More than half of all teens spend 30 hours or more per week immersed in technology. It is a huge part of their lives and, because of this, teachers are finding more and more ways to incorporate it into their classrooms to enhance student learning.
Last Wednesday, several San Diego County educators were honored by Technology Training Foundation of America and Time Warner Cable with the Golden Mouse Award. The ceremony, hosted by Channel 10’s Geni Cavitt, recognized teachers and their work in bringing technology into their classrooms.
Representing Ramona Unified was Olive Peirce Middle School librarian Missy Cobian, Olive Peirce teacher Sergio Estrada and Ramona Elementary teacher Bonnie Bickel.
Each educator uses technology in a different way. For Cobian, it’s keeping up with her inquisitive, avid readers while bringing fellow teachers up to speed as well.
“She knows our adolescents represent a generation that has grown up with technology, use it every day, and are adept at multitasking with technology,” said Principal Linda Solis. “She assists teachers in integrating technology into the curriculum, aligning it with student learning goals, using it for engaged learning projects, and provides professional growth for teachers to ensure technology makes learning more relevant to students.”
“Technology is changing all of our lives,” said Cobian. “The questions that librarians used to have to answer by going through pages and pages of microfiche documents can now be accessed at the tap of a finger. Kids today need access to daily opportunities in the classroom to practice the skills they need to meet the challenges they face in the real world.”
She went on to point out that, “students need portable skills, skills they can take with them into any career — the ability to think critically, the ability to find information and analyze the quality of the information they find. The top 10 in-demand jobs in 2010 did not exist in 2004. Right now, we are preparing students for jobs that don’t yet exist, to use technologies that don’t yet exist, and to solve problems we don’t yet know are problems.”
Estrada’s passion comes in the form of his video production class. Olive Peirce Today (OPT) is a live broadcast that every classroom on campus tunes into each morning. His students are adept at working audio and video mixers, filming, editing, making soundtracks and more.
“In the right hands, computer technology is so more of an art than a science,” said Estrada. “The projects my kids have created have moved emotions, motivated, and inspired others. For me, it has made my job exciting. I love seeing what kids can do when they’re given technology as a tool for learning.”
Estrada said technology is important for two reasons.
“First of all, today’s kids are in a technology driven world, the Internet, cell phones, texting, YouTube, etc. This is a huge part of their world, so, if we want to keep them engaged in the classroom, we need to use as many technology learning opportunities as we can,” he said.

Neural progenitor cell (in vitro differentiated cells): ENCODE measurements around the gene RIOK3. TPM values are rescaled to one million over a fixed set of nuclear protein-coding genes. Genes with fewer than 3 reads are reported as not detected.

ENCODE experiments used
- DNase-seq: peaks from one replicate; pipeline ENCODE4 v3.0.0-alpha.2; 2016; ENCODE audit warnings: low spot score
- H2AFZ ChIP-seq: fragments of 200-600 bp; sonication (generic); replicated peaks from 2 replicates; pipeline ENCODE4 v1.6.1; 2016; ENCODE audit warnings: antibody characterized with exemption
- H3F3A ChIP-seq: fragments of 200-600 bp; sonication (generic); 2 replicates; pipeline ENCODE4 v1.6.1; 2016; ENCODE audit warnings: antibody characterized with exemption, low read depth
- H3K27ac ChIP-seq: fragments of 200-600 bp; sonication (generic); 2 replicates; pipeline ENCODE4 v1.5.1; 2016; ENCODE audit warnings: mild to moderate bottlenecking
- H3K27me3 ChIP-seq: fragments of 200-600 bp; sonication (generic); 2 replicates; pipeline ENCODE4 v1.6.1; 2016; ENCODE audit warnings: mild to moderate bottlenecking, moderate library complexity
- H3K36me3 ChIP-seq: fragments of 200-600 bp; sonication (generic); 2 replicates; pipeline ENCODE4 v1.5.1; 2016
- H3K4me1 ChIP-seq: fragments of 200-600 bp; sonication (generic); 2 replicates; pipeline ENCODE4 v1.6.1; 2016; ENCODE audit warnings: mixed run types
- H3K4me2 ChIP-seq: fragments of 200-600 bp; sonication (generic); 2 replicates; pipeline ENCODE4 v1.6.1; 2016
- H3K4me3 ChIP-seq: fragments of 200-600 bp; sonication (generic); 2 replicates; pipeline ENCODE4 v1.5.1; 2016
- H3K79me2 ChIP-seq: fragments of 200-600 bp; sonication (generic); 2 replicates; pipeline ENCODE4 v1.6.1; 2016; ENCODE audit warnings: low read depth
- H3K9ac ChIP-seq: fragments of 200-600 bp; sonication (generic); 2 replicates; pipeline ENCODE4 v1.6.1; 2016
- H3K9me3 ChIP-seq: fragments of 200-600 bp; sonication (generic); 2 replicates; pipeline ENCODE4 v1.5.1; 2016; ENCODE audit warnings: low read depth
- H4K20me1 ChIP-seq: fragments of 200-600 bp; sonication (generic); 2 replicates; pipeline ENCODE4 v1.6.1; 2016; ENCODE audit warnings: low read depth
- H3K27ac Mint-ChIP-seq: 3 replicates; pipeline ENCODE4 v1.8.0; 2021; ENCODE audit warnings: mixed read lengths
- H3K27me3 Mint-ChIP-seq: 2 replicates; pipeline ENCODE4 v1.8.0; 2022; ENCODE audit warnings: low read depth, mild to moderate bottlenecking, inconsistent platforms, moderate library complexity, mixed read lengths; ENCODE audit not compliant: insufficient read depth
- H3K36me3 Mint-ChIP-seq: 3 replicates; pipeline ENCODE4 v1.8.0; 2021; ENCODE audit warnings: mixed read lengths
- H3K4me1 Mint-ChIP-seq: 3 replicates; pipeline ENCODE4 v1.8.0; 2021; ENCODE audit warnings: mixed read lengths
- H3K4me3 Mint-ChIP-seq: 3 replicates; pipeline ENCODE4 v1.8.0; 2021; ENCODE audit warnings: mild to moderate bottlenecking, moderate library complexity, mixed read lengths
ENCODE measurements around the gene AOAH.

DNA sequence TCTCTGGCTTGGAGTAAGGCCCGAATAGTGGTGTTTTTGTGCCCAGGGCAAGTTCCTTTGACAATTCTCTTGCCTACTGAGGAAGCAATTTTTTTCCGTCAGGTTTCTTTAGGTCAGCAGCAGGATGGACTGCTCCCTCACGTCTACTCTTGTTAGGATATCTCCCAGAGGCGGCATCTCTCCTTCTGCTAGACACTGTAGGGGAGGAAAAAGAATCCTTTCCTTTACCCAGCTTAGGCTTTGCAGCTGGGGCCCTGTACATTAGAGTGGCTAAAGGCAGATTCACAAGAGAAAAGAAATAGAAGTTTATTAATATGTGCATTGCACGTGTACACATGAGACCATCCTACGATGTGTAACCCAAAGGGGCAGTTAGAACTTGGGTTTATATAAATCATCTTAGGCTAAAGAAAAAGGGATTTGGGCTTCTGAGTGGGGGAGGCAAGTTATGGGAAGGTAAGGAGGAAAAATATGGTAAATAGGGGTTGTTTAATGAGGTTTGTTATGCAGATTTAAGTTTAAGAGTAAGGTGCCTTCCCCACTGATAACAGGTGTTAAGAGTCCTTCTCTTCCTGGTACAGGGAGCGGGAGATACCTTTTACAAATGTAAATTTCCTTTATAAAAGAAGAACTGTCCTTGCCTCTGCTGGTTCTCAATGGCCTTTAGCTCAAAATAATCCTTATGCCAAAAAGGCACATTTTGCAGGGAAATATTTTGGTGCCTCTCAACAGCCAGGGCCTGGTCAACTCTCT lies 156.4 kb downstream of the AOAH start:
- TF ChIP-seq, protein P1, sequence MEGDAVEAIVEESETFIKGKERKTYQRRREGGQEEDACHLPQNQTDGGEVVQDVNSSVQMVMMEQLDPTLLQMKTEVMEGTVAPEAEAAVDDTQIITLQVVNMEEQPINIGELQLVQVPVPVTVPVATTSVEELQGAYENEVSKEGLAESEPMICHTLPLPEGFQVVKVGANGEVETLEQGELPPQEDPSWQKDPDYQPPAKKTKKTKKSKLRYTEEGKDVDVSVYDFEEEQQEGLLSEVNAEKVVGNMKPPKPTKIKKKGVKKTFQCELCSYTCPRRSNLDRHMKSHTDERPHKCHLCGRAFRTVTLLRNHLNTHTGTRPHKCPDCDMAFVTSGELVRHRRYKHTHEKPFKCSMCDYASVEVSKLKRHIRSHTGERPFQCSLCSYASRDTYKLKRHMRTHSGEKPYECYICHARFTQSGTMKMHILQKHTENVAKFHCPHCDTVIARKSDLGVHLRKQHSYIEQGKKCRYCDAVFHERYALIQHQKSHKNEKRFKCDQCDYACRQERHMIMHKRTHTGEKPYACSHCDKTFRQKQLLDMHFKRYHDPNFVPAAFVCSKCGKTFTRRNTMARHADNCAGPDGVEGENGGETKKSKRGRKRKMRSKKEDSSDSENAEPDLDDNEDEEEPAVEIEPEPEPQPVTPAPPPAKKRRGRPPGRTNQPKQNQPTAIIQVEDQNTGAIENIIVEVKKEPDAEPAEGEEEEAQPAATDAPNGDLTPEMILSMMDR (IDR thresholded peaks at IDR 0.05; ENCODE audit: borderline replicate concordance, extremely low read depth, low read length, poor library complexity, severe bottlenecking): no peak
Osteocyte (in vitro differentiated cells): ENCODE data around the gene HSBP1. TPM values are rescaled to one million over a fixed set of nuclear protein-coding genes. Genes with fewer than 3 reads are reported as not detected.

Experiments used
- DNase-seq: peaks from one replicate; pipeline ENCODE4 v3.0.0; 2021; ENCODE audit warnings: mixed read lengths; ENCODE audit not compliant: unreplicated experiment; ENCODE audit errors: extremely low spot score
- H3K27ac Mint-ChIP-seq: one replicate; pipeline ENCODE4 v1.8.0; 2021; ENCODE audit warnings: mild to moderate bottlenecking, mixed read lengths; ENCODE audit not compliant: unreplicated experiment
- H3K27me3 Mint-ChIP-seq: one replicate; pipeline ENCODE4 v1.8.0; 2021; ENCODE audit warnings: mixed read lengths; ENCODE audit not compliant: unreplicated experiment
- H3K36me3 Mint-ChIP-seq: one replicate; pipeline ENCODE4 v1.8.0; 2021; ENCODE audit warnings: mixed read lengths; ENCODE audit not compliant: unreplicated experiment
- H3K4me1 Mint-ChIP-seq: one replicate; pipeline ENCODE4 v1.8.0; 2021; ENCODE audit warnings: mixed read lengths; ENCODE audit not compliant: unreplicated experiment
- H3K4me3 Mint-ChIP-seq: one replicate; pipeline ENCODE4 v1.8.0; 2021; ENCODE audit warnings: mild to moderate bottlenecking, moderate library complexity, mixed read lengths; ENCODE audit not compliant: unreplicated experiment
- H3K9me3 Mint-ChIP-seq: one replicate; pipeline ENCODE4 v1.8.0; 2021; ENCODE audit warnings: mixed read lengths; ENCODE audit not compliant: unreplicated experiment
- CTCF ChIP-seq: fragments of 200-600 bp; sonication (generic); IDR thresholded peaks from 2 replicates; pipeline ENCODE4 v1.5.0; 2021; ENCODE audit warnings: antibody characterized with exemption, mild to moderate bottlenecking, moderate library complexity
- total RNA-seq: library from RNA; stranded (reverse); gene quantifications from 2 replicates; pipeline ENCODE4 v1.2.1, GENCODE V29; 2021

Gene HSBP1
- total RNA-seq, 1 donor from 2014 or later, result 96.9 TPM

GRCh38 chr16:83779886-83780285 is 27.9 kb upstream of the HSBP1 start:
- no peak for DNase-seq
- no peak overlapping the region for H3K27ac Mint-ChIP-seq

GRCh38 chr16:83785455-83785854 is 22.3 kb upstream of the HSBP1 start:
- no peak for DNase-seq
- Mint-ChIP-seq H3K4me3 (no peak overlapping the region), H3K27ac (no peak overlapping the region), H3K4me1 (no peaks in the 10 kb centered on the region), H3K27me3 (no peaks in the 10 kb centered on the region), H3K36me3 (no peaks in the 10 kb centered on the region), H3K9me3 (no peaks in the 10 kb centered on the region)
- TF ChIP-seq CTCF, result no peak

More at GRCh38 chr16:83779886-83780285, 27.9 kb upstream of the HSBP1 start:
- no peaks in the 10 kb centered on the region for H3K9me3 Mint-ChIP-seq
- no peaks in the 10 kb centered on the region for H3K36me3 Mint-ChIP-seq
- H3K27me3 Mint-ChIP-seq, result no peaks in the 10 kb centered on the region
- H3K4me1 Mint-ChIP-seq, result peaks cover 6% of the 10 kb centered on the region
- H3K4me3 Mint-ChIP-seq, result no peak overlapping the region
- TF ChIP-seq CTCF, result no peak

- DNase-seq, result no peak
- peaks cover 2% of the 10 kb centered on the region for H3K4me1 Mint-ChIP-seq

“Secondly, kids are going to be working in a technology-driven world. The ones who are going to be successful in this world are not just those who can use a computer, but rather those who can use them “outside the box” and be creative and innovative with technology.”
“There is not one aspect of our school culture that has not been changed by Sergio Estrada’s passion, commitment, and dedication to his students,” said Solis. “He is an inspiration for every teacher who chooses to work with kids.”
Estrada admits to loving his job.
“Every day I can’t wait to get here,” he said. “I feel very lucky to be a part of something that is so important and exciting. These kids never cease to amaze me and I have no doubt that in their futures they will rock the technology world in even more amazing ways.”
Bickel has been a full-time computer lab aide at Ramona Elementary for the past 15 years. She is truly a jack-of-all-trades. She proctors MAP testing and assists students as they use Compass Learning, Scholastic Reading Counts, and other software applications. Outside of the lab, she helps teachers, mainly by troubleshooting hardware and software problems.
“Technology hasn’t helped or changed my job so much as it IS my job,” she said. “Technology is important in schools to help educate students and also to get them ready for life in an increasingly technology-driven world.
“While it was an honor to be nominated for and receive the Golden Mouse Award, I don’t consider myself a hero, just a hard worker who enjoys helping others, particularly when I’m successful at making technology work for them.”
But, these educators aren’t stopping here.
“Our goal is that in two years, every classroom at OPMS will be equipped with an LCD projector, a document camera, a SMARTboard to allow students to interact with digital lessons, and a bank of at least five computers for students to use while in class,” said Cobian. “We are working to make sure that technology is integrated into the way teachers present lessons and into the way students practice using the knowledge they gain in class.
“We want to expose kids to relevant information that makes their digital world relevant to the skills they are learning in math, language arts, science, or history.”
In addition to their awards, the Golden Mouse recipients will receive between five and 10 refurbished computers for their classrooms.